Air pressure is different because that affects the spring rate of the shock. You want to get that right. If it's too low then you'll end up bottoming the shock all the time. If it's too high then the shock will feel harsh and not reach full travel.

A rebound setting of full fast is something to think about. I'd consider experimenting with different settings. A shock with some rebound damping will perform much better than an undamped shock in most situations as the bike won't kick back so much. An undamped shock will respond to bumps by springing back quickly in an uncontrolled manner. Over repeated bumps in particular a properly damped shock will feel much more composed as the rear wheel tracks the ground better.

This is a suspension setup guide about how to test and setup your rebound damping that I copied and pasted from another site. :)

http://forums.mtbr.com/showpost.php?p=7721006&postcount=479

.
Good info ! Thanks for that as well :) Agree that the pressure setting should be pretty spot on as it is rather key, and then you can play around with brain and rebound for personal preference.

Incidentally, maybe its just because its new but my back sus looses a lot of pressure after an hour ride. I set mine at 200psi and when i come back its around 160 or so. I defo have to be pretty meticulous on checking it before every ride

:)
 

·
Registered
Joined
·
712 Posts
MarinaMilitare said:
Good info ! Thanks for that as well :) Agree that the pressure setting should be pretty spot on as it is rather key, and then you can play around with brain and rebound for personal preference.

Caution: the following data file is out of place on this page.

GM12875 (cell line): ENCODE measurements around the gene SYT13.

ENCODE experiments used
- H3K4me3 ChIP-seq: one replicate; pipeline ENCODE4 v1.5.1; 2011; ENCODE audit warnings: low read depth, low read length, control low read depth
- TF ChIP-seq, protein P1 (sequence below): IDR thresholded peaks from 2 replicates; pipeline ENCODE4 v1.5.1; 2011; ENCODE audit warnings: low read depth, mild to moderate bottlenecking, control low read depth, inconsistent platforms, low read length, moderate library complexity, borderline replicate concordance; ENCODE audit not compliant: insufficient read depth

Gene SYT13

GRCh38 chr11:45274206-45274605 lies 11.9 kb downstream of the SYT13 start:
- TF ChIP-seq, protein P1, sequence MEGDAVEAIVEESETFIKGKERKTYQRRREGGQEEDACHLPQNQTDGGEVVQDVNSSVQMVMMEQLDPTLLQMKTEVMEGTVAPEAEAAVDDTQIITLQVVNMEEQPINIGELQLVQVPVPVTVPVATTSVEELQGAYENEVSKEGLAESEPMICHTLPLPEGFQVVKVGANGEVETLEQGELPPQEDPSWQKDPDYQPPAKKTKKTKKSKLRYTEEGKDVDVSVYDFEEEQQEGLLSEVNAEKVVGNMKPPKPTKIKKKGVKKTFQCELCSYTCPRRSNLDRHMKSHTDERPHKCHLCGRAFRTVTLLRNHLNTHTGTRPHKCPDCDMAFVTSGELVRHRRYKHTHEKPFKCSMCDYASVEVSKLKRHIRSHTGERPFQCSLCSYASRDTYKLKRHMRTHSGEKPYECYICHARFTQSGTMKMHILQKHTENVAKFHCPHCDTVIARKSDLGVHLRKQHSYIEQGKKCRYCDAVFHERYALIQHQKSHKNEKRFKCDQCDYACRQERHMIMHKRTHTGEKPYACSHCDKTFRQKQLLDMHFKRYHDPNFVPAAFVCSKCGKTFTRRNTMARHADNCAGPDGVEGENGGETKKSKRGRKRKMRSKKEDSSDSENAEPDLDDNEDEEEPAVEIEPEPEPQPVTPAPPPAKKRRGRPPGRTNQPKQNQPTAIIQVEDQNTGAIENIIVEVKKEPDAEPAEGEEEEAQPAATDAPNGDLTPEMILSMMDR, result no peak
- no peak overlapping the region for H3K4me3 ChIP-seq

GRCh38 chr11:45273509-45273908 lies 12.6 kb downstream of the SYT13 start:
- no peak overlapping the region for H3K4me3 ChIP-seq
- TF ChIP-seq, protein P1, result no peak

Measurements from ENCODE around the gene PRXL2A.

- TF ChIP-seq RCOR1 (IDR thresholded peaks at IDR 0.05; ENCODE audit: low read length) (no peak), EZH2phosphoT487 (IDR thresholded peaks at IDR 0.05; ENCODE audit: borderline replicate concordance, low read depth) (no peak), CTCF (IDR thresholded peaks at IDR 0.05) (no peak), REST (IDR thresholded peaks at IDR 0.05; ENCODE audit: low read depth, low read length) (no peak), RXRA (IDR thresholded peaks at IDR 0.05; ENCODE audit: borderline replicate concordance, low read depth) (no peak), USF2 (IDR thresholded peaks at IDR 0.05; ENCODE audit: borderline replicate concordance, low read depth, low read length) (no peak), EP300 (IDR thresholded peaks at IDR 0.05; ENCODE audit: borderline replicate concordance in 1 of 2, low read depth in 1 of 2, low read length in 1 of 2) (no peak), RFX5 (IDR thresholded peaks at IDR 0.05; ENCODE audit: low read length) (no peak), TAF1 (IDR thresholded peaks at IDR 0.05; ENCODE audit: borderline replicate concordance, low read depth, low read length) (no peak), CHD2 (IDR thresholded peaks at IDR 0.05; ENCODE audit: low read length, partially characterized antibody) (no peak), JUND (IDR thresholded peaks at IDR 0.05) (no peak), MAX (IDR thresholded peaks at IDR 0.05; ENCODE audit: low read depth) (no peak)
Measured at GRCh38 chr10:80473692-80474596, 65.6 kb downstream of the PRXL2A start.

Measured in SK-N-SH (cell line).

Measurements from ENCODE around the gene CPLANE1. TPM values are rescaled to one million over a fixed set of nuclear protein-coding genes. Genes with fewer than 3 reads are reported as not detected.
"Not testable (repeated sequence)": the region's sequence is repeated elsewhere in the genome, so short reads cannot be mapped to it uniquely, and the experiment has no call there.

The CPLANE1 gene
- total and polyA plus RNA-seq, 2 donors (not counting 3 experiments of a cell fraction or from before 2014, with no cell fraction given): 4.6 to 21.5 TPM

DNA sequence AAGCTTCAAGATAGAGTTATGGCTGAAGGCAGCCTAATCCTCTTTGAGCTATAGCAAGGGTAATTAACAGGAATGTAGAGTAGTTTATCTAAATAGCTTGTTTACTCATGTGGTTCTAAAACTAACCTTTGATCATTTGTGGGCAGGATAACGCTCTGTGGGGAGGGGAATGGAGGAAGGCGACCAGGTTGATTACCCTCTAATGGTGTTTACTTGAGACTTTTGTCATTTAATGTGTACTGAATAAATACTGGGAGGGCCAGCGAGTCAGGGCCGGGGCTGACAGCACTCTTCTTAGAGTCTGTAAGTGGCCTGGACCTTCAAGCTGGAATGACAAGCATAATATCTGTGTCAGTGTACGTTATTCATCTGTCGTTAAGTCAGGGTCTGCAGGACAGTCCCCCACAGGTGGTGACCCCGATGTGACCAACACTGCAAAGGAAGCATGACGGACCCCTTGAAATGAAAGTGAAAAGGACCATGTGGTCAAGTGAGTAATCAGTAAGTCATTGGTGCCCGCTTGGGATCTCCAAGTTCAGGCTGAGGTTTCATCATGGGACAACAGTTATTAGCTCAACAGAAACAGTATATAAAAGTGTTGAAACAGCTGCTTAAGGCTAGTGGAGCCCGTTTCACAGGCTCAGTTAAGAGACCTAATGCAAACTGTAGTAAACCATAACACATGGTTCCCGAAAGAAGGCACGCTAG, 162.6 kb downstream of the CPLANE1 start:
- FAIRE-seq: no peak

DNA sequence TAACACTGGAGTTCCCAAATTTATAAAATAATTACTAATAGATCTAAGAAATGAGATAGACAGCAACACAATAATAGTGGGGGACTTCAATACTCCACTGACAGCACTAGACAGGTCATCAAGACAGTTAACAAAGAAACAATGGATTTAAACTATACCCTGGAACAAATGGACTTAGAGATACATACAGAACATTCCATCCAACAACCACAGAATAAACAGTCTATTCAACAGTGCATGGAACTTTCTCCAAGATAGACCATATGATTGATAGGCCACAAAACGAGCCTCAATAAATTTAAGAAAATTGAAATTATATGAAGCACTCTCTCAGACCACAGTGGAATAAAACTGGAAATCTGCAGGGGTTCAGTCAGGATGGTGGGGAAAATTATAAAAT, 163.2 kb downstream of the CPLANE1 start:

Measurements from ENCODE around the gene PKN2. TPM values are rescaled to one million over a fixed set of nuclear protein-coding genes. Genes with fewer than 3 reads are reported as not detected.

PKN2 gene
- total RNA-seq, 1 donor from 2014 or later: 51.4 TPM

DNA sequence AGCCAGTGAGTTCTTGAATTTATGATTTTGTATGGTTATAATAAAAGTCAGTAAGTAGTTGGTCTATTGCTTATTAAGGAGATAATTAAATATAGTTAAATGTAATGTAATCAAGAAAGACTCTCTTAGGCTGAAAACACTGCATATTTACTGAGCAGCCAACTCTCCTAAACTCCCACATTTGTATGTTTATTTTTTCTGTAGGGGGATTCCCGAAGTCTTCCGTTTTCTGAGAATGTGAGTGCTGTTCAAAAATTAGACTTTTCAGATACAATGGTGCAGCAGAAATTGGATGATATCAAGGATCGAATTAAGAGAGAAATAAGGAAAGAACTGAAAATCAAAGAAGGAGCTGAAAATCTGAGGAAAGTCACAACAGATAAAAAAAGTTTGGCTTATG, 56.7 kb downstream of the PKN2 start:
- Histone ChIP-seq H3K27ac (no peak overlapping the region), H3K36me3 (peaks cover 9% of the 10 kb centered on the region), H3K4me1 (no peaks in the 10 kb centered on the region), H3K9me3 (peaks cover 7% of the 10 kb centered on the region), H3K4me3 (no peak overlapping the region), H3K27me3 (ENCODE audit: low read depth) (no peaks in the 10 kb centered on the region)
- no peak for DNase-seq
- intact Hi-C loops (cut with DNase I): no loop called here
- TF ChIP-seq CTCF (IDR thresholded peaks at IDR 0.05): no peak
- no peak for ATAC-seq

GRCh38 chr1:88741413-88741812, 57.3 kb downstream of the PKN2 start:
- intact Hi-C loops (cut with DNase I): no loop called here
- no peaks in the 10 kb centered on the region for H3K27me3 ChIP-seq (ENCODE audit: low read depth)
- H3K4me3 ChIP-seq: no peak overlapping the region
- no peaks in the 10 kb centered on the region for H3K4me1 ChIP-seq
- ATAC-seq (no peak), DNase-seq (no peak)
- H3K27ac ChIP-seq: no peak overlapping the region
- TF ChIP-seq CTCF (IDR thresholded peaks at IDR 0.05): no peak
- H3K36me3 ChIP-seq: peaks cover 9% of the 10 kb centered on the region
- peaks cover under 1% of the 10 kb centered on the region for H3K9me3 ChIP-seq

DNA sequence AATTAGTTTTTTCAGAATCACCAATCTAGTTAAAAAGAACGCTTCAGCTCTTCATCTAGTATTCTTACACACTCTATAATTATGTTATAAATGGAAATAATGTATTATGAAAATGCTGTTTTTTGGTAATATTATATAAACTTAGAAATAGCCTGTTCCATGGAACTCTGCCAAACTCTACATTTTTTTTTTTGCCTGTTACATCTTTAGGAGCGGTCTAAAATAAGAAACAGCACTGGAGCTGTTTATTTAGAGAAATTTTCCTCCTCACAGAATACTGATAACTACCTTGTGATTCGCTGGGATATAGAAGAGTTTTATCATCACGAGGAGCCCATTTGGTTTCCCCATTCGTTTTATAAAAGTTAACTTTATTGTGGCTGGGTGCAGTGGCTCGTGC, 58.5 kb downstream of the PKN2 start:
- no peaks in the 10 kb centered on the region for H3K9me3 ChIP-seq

Incidentally, maybe its just because its new but my back sus looses a lot of pressure after an hour ride. I set mine at 200psi and when i come back its around 160 or so. I defo have to be pretty meticulous on checking it before every ride

:)
Every time you connect your shock pump you will see a drop in pressure because you are in effect increasing the volume of the air can. That being said, I don't think that drop would be 40psi
 

·
On wuss patrol
Joined
·
5,159 Posts
Ride it however you feel comfortable and have the most control. I think at least a couple clicks of rebound are better than none as it slows the rebound speed to avoid the catapult or pogo feel but still gives some pillowy feel, but to each his own.
 

·
Registered
Joined
·
5,833 Posts
MarinaMilitare said:
Incidentally, maybe its just because its new but my back sus looses a lot of pressure after an hour ride. I set mine at 200psi and when i come back its around 160 or so. I defo have to be pretty meticulous on checking it before every ride.
You can check if the pressure loss is due to pump drop by pumping up the shock to your normal starting pressure. You then disconnect and immediately reconnect the shock pump again. The displayed pressure when you reconnect the pump will be lower as some of the air from the shock has pressurised the gauge. The difference between the starting pressure and displayed air pressure on the gauge is your pump drop.:)

Using a Fox shock pump, the pump drop on my 2010 Epic mini brain rear shock is roughly 17-18psi (170psi to just over 150psi).

Shocks with a smaller air volume have greater pump drop than shocks with a larger air volume. My rear shock with the Fox shock pump has a pump drop of 17-18psi whilst the fork with its larger air chamber only drops 5psi for example. Different shock pumps will affect this figure also.

An air shock shouldn't leak from new. There's no break in process where the shock starts off leaking and improves over time. If the displayed air pressure is significantly lower than the pump drop figure after the bike has been ridden then the shock may be losing air. An air shock that is working properly and not leaking won't need pumping up very often. :)
 
1 - 11 of 11 Posts
This is an older thread, you may not receive a response, and could be reviving an old thread. Please consider creating a new thread.
Top